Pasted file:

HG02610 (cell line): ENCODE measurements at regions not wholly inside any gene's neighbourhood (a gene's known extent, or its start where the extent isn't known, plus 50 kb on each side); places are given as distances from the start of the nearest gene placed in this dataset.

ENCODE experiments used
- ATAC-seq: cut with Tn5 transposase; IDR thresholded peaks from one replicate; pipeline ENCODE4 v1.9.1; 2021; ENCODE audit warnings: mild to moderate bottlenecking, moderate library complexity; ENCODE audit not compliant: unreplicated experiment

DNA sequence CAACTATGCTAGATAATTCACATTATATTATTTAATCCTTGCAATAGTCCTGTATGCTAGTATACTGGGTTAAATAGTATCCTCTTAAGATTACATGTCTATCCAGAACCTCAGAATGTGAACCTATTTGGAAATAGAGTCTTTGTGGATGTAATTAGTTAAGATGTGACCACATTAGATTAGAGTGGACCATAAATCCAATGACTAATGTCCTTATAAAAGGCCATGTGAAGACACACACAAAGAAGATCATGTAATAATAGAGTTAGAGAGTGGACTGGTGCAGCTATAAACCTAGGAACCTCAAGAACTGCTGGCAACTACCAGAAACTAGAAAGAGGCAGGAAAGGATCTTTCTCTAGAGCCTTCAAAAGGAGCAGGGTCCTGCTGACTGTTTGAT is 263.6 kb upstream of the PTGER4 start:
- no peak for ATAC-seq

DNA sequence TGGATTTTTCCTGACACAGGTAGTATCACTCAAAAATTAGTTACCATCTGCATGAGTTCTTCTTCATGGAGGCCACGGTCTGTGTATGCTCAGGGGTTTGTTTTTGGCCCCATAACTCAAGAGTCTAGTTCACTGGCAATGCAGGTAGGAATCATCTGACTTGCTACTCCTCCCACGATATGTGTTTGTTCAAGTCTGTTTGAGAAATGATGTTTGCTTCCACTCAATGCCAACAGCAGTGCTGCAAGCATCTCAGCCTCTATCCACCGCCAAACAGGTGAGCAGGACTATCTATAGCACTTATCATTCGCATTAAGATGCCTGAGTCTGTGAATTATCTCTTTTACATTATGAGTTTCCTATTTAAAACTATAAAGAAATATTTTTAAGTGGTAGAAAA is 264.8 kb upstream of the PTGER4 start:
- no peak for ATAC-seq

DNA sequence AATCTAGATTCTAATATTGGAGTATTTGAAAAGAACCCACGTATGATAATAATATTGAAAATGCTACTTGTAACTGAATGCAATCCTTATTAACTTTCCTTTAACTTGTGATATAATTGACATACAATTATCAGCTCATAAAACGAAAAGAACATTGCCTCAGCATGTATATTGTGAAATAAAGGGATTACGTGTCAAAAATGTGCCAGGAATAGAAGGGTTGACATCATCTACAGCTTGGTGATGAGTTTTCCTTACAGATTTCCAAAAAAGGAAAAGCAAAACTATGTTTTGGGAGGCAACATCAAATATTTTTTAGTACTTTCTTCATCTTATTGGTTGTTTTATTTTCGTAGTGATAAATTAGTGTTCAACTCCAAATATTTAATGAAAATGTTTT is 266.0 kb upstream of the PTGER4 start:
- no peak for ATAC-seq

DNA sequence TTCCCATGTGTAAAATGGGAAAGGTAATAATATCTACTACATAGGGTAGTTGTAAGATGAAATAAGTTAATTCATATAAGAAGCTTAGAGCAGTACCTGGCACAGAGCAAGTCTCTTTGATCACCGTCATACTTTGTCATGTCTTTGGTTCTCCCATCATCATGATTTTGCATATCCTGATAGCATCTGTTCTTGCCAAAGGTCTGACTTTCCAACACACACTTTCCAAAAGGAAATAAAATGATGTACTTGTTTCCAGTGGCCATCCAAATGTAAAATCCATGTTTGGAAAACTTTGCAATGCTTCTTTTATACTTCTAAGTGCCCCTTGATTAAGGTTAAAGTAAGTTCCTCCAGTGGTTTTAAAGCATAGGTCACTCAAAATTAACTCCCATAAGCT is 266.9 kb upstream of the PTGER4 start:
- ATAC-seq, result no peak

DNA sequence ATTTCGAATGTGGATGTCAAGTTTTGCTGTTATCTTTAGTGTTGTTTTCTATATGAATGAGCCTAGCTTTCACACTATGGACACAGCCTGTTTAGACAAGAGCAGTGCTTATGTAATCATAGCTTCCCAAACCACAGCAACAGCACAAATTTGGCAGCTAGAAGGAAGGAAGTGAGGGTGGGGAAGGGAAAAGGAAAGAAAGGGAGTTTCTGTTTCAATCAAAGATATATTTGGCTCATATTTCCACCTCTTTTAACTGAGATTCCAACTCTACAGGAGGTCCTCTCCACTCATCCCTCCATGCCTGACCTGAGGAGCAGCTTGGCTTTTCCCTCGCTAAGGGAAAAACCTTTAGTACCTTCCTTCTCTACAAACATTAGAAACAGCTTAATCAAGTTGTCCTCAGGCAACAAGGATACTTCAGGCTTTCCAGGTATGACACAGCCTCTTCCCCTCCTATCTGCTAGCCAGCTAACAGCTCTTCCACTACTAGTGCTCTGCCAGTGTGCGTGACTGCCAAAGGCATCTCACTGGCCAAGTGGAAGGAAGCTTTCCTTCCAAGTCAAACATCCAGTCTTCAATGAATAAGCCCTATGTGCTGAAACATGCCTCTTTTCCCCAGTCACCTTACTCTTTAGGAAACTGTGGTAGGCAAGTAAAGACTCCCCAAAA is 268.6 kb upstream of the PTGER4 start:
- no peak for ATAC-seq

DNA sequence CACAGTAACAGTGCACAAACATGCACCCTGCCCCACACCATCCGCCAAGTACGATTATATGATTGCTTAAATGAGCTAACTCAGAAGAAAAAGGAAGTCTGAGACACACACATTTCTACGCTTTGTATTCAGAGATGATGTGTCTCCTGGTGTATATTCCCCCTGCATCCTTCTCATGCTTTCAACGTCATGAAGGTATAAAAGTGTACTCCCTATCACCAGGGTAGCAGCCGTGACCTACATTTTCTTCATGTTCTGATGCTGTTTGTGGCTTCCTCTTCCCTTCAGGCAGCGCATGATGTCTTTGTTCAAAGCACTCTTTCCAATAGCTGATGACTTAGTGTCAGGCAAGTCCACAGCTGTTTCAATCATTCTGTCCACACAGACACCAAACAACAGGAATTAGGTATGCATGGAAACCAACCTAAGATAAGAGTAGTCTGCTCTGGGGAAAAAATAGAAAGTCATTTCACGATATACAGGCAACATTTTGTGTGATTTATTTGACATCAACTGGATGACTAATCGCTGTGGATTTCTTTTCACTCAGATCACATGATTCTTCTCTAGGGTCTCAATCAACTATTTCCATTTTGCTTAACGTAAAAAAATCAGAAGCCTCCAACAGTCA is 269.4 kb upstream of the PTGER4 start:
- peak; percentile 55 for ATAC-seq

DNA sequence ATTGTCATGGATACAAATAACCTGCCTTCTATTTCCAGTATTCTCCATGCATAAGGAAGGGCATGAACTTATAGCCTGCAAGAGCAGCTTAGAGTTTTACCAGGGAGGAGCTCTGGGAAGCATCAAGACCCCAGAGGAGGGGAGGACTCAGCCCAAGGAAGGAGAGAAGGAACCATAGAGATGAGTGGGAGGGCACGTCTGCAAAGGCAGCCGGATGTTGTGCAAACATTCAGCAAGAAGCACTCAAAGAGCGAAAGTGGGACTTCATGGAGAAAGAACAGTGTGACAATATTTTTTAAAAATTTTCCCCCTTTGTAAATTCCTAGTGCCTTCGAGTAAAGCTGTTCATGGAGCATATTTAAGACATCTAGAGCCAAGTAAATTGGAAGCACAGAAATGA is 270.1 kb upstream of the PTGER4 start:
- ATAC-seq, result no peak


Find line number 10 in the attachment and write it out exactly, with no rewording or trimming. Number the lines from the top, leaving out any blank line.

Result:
DNA sequence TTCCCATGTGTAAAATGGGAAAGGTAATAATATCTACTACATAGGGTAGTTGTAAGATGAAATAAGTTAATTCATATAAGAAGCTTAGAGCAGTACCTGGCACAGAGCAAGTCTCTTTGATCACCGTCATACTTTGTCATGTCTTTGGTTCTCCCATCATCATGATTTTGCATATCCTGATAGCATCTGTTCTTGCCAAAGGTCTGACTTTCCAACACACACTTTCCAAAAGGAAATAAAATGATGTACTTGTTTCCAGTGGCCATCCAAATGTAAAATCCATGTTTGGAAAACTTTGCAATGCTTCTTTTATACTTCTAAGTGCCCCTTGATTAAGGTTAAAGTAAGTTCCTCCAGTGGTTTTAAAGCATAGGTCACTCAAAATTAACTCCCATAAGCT is 266.9 kb upstream of the PTGER4 start: